0wn the Con

The Shmoo Group

For ten years we've chosen to stand up and share all the ins and outs and inner workings of the con. Why stop now? Join us to get the break down of budget, an insight to the CFP process, a breakdown of the hours it takes to put on a con like ShmooCon and anything thing else you might want to talk about. This is an informative, fast paced and generally fun session as Bruce dances on stage, and Heidi tries to hide from the mic. Seriously though--if you ever wanted to know How, When, or Why when it comes to ShmooCon you shouldn't miss this. Or go ahead and do. It'll be online later anyway.

The Shmoo Group is the leading force behind ShmooCon. Together with our amazing volunteers we bring you ShmooCon. It truly is a group effort.


Simple Windows Application Whitelisting Evasion

Casey Smith

Often deployed as the new way to prevent malware and unauthorized execution, application whitelisting has been billed as a way to contain and prevent advanced threats. "Deploy application whitelisting technology that allows systems to run software only if it is included on the whitelist and prevents execution of all other software on the system." So goes the guidance of the Critical Security Controls. Is this guidance effective? Are there practical ways to circumvent whitelisting technology. If so, what are these techniques?

Adversaries adapt. Eventually, like we see in the biological world (weeds, mosquitoes), adversaries become resistant or inoculated against our defenses. We have developed a catalog of bypass techniques we would like to share. These techniques, while focused on the Windows Operating Systems, may have application to other areas.

Casey Smith (@subTee) is an Information Security Analyst in the Financial Industry. His daily responsibilities involve deploying and testing defensive systems in the enterprise. He has a passion for understanding and testing the limits and of defensive systems.


How Random is Your RNG?

Meltem Sönmez Turan, John Kelsey, and Kerry McKay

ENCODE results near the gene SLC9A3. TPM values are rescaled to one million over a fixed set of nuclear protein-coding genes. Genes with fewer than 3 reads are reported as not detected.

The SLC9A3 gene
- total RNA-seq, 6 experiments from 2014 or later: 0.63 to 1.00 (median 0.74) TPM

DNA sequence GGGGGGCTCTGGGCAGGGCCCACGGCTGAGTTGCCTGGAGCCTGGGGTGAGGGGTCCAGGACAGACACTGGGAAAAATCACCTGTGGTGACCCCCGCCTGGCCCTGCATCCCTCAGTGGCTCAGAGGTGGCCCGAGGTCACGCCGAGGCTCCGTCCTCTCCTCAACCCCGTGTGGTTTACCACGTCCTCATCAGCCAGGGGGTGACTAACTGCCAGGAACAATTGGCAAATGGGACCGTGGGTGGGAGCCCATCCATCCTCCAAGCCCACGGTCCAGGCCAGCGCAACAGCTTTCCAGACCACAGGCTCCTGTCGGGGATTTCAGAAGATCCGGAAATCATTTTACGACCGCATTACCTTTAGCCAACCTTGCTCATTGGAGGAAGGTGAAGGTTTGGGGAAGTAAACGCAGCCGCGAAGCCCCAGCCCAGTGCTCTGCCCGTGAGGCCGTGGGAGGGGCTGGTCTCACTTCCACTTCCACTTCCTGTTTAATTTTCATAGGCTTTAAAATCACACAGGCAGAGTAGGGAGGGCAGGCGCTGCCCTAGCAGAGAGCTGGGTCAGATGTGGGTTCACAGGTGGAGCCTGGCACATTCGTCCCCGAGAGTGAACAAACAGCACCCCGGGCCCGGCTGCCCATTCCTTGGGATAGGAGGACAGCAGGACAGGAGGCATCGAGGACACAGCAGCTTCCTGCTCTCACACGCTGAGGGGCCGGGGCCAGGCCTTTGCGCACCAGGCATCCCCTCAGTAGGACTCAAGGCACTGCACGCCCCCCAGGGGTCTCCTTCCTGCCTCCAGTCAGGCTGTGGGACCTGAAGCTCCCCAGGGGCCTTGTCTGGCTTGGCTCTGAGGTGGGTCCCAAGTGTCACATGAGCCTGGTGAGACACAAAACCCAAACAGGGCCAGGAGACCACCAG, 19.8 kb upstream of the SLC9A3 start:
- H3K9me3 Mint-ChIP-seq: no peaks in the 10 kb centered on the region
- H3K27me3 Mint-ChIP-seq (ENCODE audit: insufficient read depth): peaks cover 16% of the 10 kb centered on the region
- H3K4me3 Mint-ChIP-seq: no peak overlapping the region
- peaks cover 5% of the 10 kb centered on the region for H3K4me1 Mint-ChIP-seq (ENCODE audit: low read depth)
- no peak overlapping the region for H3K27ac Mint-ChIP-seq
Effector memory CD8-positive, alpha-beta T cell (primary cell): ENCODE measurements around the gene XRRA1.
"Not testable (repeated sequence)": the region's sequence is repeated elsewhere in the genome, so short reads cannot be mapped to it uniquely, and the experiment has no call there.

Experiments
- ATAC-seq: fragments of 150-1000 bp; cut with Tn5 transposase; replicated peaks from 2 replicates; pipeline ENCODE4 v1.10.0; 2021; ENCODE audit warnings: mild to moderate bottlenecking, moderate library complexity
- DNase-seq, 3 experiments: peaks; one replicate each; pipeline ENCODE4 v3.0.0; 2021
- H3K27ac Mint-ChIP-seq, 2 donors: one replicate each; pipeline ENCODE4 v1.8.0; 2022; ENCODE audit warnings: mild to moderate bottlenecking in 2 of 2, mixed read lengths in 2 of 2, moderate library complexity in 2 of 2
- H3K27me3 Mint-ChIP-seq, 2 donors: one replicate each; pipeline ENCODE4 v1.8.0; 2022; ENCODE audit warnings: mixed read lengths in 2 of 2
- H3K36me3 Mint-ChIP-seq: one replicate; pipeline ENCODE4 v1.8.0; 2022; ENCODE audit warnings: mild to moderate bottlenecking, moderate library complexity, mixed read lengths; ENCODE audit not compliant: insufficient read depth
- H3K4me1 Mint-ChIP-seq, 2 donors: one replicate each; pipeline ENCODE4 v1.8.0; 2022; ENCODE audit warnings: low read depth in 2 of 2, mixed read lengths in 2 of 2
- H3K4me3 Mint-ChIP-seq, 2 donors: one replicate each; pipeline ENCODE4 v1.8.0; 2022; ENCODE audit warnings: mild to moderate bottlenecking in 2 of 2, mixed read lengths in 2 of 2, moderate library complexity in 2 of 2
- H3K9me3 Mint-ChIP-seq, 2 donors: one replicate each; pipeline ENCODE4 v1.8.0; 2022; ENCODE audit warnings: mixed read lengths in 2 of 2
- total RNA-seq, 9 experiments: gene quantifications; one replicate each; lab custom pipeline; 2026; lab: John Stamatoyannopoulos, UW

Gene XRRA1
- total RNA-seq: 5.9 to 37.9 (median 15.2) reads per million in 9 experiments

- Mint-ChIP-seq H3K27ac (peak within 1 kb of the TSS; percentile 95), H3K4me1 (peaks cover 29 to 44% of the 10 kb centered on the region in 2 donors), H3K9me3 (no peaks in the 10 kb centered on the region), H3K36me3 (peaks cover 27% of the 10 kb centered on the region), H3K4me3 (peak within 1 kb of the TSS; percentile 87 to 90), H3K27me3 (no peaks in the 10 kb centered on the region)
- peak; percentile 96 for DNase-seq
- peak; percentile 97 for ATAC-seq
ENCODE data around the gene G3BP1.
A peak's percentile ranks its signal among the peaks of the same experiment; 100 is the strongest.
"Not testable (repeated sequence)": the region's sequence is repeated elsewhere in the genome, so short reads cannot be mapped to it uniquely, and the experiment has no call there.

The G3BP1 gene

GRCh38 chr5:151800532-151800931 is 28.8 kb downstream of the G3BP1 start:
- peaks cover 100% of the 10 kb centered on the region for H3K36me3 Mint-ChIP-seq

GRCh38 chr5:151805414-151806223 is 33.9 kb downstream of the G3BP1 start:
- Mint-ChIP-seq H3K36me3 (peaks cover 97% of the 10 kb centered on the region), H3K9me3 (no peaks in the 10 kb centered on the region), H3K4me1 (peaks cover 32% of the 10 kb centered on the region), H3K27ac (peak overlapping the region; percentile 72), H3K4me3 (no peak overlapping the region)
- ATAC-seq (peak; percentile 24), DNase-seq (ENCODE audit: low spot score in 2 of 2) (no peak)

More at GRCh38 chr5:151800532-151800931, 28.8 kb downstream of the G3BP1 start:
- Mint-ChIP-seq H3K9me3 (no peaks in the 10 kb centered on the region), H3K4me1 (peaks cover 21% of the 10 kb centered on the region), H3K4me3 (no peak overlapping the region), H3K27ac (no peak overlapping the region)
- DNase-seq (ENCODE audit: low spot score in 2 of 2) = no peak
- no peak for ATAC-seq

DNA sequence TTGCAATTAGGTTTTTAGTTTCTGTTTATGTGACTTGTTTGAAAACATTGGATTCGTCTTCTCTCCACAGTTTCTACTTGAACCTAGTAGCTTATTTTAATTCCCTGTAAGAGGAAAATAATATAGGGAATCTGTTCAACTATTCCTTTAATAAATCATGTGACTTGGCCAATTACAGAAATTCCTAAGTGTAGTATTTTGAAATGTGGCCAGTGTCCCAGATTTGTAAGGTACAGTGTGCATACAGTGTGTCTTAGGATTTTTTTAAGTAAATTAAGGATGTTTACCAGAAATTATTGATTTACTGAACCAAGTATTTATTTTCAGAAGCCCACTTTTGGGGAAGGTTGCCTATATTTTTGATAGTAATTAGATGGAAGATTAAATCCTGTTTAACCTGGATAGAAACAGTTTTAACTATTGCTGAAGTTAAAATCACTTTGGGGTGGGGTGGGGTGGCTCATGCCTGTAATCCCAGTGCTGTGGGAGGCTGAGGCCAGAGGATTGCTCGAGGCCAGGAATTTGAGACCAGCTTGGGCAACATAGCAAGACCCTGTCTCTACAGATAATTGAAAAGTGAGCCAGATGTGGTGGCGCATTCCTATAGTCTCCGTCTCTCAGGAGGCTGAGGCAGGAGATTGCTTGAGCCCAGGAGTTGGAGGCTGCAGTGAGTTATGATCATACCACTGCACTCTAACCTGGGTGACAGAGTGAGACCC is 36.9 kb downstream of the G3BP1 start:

Cryptographic primitives need random numbers to protect your data. Random numbers are used for generating secret keys, nonces, random paddings, initialization vectors, salts etc. Deterministic pseudorandom number generators are useful, but they still need truly random seeds generated by entropy sources in order to produce random numbers. Researchers have shown examples of deployed systems that did not have enough randomness in their entropy sources, and as a result, crypto keys were compromised. So how do you know how much entropy is in your entropy source?

Estimating entropy is a difficult (if not impossible) problem, and we’ve been working to create usable guidance that will give conservative estimates on the amount of entropy in an entropy source. We want to share some of the challenges and proposed methods. We will also talk about some new directions that we’re investigating, and present results of our estimation methods on simulated entropy sources.

The authors work within the Cryptographic Technology Group at the National Institute of Standards and Technology (NIST). Meltem is a cryptographer at NIST and holds a Ph.D. in Cryptography from Middle East Technical University. Kerry is a computer scientist at NIST and holds a D.Sc. in Computer Science from The George Washington University. John is an experienced cryptographer at NIST and has degrees in Computer Science and Economics from the University of Missouri Columbia.


NSA Playset: USB Tools

Dominic Spill, Michael Ossmann, and Jared Boone

USB implants were among the most talked about gadgets in the NSA ANT catalog after it leaked last year. Concealed in cables and connectors, these devices appear to be designed primarily to provide covert communication channels to malware operating on a host computer. Secondarily it seems that they could be used to implement USB attacks or to monitor connected USB devices.

We'll demonstrate tools we've built for the same capabilities. This will be the first public demonstration of USB man-in-the-middle with Daisho, our SuperSpeed USB platform for wired communication security research. Additionally we will show capabilities recently added to USBProxy, a software framework that can operate on hardware platforms such as BeagleBone Black. Just for fun, we'll also play with TURNIPSCHOOL, our own RF implant hidden in a USB cable.